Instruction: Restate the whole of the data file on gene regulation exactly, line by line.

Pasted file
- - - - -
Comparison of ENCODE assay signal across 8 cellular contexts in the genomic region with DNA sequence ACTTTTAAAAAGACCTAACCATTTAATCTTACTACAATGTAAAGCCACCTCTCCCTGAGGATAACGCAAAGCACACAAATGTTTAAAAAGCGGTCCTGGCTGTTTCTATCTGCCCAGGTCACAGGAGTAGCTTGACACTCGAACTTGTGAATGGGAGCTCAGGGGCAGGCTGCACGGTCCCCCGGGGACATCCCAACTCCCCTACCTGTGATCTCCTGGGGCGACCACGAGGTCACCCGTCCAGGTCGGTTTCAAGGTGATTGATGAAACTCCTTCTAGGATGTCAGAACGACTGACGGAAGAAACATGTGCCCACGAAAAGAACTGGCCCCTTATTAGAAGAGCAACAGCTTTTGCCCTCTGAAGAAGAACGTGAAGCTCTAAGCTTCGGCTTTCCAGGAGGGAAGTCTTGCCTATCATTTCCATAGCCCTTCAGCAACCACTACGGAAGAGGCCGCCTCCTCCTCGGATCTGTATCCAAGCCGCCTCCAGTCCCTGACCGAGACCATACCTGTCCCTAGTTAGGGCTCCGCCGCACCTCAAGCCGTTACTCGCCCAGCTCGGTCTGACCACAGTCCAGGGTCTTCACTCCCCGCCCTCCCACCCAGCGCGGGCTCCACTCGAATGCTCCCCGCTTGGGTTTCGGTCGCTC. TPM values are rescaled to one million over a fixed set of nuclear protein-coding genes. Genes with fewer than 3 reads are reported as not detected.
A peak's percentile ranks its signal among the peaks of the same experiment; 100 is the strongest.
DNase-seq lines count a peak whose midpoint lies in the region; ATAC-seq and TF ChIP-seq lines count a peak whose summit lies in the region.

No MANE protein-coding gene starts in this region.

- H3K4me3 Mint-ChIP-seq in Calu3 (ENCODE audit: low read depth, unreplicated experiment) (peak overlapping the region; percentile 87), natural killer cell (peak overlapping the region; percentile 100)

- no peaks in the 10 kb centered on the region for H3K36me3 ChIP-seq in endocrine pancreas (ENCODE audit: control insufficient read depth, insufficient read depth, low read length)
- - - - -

Comparison of ENCODE assay signal across 8 cellular contexts in the genomic region with DNA sequence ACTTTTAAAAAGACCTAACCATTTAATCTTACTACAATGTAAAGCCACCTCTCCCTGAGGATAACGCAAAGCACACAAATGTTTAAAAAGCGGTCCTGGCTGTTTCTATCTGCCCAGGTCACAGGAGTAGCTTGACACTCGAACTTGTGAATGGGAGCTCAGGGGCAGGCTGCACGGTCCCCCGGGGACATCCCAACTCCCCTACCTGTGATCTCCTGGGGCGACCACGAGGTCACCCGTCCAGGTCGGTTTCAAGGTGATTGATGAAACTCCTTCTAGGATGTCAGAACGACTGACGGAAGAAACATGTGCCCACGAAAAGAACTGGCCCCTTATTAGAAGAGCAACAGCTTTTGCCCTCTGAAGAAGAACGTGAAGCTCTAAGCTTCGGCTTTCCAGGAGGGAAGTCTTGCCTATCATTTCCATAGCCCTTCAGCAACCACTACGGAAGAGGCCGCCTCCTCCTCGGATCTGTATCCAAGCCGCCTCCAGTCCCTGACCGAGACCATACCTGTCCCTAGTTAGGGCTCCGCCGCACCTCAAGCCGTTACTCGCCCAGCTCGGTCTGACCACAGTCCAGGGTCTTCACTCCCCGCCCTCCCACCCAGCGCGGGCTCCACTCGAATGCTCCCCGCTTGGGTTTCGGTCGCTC. TPM values are rescaled to one million over a fixed set of nuclear protein-coding genes. Genes with fewer than 3 reads are reported as not detected.
A peak's percentile ranks its signal among the peaks of the same experiment; 100 is the strongest.
DNase-seq lines count a peak whose midpoint lies in the region; ATAC-seq and TF ChIP-seq lines count a peak whose summit lies in the region.

No MANE protein-coding gene starts in this region.

- H3K4me3 Mint-ChIP-seq in Calu3 (ENCODE audit: low read depth, unreplicated experiment) (peak overlapping the region; percentile 87), natural killer cell (peak overlapping the region; percentile 100)

- no peaks in the 10 kb centered on the region for H3K36me3 ChIP-seq in endocrine pancreas (ENCODE audit: control insufficient read depth, insufficient read depth, low read length)